Thursday, 1 February 2018

I Ran SO Far Away


So, my amazing and inspirational running group is still trying to kill me or convince me to go with them to run a half marathon in Utrecht.  I am not convinced that there is a difference.

On Monday, we ran from St. John's Wood to Canary Wharf, a route that my phone tells me is just shy of the planned 9.3 miles.  Most of it was along the canal, which alternates between being pretty and super sketchy.  Houseboats (barges) line the edges, and we share the narrow pathway with cyclists.  Floating beside us are, at intervals:  swans, ducks, gardens, garbage.  So much garbage.  And at least one animal "taking a nap" in the water each time I've run along it.

I gauged my water intake properly this time, in that, for the first time ever, I didn't spend the whole run thinking about how much I had to pee (like a meditation).  I did this by being somewhat completely underhydrated, drinking only half a cup of water when I got out of bed and then feeling thirsty even before getting to the meeting point.  So, my running mantra was thinking how thirsty I was (like a meditation).  Of the two, the latter is definitely better, and doesn't necessitate my pulling off the (narrow, public) path to squat like one of our group did last week.*  She is my hero.

After what felt like a very, very long way, I asked the woman beside me how much further we were going. 

"About two miles."

It wasn't that I was too tired to go on, because really, where was I going to go?  I had no idea where I was, and frankly, if another group of brightly-spandexed women ran by, and I got distracted for a second, I'd probably end up running with them wherever they were going, for as long as they were running.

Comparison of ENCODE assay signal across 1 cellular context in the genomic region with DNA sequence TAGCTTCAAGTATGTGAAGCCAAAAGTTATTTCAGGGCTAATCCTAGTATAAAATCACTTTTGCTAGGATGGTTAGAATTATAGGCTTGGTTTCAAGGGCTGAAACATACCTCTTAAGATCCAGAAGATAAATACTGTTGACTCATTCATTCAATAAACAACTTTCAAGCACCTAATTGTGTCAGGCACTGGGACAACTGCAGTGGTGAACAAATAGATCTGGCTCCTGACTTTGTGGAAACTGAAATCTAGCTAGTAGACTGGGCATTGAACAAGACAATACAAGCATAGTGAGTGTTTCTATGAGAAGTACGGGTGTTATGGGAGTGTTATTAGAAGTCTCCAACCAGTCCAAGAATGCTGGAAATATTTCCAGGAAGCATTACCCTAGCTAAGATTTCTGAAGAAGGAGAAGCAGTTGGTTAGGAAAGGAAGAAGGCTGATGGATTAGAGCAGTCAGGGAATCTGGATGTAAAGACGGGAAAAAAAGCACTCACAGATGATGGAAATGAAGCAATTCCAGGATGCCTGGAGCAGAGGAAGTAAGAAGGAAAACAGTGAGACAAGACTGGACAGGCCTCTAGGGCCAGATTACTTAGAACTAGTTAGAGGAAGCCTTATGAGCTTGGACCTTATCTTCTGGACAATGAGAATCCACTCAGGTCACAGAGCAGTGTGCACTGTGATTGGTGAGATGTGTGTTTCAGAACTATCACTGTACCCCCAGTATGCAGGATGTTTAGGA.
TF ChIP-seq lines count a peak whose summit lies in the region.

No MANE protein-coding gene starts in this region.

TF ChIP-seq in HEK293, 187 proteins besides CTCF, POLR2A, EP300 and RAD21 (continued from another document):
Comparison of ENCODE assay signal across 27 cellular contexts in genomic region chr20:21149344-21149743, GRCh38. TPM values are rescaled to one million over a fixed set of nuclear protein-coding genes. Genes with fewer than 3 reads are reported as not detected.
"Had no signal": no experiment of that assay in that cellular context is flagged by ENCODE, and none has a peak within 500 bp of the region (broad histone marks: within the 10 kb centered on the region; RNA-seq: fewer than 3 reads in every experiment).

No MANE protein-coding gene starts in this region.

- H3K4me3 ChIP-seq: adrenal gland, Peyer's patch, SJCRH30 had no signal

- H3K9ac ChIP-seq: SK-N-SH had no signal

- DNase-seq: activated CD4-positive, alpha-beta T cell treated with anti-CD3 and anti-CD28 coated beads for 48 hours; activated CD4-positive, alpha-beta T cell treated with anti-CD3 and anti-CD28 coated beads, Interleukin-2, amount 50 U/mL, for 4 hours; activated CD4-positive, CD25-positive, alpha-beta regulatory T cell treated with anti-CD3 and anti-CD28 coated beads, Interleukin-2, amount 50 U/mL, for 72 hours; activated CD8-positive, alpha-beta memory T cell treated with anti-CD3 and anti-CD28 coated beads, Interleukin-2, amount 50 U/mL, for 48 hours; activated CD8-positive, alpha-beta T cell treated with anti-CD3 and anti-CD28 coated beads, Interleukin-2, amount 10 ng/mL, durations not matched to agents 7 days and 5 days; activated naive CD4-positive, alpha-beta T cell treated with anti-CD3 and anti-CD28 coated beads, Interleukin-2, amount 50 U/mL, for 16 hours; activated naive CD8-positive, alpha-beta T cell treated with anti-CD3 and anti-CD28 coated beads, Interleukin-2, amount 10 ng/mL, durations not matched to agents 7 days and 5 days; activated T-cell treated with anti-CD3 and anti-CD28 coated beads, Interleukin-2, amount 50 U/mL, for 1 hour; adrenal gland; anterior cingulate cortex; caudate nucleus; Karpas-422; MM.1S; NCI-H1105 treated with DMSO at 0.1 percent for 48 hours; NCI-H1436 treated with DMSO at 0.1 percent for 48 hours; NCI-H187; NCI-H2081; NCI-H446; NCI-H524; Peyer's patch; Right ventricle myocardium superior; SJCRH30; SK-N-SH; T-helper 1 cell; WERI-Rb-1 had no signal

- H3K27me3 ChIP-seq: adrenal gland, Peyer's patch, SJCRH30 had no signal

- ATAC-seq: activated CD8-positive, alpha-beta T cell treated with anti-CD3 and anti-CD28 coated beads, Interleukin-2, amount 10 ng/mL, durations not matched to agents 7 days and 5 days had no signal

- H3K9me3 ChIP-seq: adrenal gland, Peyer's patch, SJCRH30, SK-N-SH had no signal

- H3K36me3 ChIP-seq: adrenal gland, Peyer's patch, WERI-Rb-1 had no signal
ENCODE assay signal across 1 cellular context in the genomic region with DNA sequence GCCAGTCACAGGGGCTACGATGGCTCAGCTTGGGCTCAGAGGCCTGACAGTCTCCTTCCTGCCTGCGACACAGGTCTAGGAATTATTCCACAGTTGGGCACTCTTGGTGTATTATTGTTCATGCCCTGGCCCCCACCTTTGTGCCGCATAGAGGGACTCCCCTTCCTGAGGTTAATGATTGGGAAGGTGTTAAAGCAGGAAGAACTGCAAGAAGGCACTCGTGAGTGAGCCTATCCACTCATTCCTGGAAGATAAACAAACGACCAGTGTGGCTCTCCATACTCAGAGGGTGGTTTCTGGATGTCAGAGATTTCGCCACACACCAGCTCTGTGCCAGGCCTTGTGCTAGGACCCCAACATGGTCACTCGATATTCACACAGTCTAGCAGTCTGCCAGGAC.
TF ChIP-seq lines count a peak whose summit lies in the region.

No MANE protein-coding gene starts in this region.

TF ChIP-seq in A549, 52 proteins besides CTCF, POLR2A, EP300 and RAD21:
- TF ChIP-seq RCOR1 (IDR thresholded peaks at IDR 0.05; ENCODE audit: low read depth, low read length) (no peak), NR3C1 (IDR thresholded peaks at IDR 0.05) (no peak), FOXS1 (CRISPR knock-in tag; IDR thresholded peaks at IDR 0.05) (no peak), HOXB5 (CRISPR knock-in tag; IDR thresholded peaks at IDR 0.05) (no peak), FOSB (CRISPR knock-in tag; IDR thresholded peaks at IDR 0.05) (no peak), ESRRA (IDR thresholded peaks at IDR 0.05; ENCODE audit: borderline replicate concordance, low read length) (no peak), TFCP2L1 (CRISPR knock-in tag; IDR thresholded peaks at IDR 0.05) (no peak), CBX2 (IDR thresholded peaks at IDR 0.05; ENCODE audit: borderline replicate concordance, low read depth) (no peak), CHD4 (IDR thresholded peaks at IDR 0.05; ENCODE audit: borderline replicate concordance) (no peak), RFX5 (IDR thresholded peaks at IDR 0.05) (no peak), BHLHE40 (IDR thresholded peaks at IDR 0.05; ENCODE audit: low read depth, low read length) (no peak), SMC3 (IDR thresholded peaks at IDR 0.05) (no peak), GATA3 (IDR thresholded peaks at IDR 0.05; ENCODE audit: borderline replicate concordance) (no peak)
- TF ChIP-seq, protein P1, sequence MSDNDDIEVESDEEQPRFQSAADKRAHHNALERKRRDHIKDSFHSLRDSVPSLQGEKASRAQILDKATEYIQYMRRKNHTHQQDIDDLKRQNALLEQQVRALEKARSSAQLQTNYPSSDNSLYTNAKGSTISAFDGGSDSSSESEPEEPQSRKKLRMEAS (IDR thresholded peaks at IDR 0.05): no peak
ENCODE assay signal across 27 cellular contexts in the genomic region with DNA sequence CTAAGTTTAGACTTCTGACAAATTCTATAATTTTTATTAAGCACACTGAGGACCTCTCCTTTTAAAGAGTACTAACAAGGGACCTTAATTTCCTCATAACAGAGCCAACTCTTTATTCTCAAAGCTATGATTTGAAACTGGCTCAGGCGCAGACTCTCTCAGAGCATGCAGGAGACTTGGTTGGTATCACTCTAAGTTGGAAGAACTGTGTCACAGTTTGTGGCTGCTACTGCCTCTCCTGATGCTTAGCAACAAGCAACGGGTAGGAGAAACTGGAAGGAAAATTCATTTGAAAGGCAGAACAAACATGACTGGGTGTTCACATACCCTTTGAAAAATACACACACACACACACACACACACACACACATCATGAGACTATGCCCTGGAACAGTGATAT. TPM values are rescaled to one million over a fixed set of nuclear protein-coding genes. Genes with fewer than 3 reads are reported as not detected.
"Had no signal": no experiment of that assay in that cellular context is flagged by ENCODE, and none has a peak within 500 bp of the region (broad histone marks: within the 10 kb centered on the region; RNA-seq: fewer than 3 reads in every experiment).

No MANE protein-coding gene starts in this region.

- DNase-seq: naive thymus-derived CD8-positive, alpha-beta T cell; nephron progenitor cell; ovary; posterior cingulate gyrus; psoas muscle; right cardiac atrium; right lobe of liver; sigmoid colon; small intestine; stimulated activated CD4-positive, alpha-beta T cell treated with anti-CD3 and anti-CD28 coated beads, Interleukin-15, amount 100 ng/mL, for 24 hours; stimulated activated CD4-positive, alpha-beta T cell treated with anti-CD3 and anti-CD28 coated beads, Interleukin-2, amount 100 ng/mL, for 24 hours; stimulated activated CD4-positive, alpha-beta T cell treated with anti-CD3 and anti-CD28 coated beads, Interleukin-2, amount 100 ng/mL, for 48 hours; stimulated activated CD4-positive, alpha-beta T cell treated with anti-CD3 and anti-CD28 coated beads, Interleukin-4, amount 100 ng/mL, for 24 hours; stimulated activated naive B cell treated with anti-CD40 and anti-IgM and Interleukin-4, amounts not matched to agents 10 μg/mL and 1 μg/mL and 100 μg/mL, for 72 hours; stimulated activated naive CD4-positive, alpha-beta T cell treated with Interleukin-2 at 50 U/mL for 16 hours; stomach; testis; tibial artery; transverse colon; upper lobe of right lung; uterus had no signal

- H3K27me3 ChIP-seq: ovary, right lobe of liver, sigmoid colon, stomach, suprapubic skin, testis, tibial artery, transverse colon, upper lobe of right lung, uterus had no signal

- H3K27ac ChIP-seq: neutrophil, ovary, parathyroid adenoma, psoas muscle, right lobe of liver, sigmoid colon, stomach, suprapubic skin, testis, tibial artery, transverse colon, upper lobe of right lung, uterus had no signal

I enjoy the group, and their dynamic.  I enjoy the conversations, and being able to turn off my brain (except for the I-have-to-pee lobe) and just run through this amazing city.

The two runs I've done on my own (sans Ziggy) were longer and harder and farther than those I've done with the group.  I left the flat feeling strong and proud and like a real runner, and ran and ran, not checking my tracker until I was finished.  And each time, I discovered that although the runs felt longer and harder and farther, they were, in fact, only harder.  What I was sure was at least 6 miles was less than 4.  My hour-long run (in my mind) turned out to be only 39 minutes.  Both felt far faster than I usually run, but -- if you're following along, you'll know this one -- they were slower.  I need the group for direction, but also for distraction, which actually (and counter-intuitively) gives me focus.  Not, per se, on my form, pace, breathing and endurance, but on the people ahead of me.

Anyhoo, when we had arrived, we stretched and discussed where to celebrate with breakfast, and I made a bit of an announcement that I'd never run that far before.

"What?" they said.

"That's the longest I've ever run," I said.  "Why on earth would I run 9 miles if I didn't have to?"  (inside voice:  Why would anyone?)

Well, they all flattered me and told me that they thought I had already run hundreds of marathons, that I was making it look easy, but I meant it.  Without the group, I would not have done it.

 If I just follow them, I feel I can do anything.**




There's a joke here somewhere about making my pubic public, but I can't quite piece it together...
**  Have a cult?  Call me!

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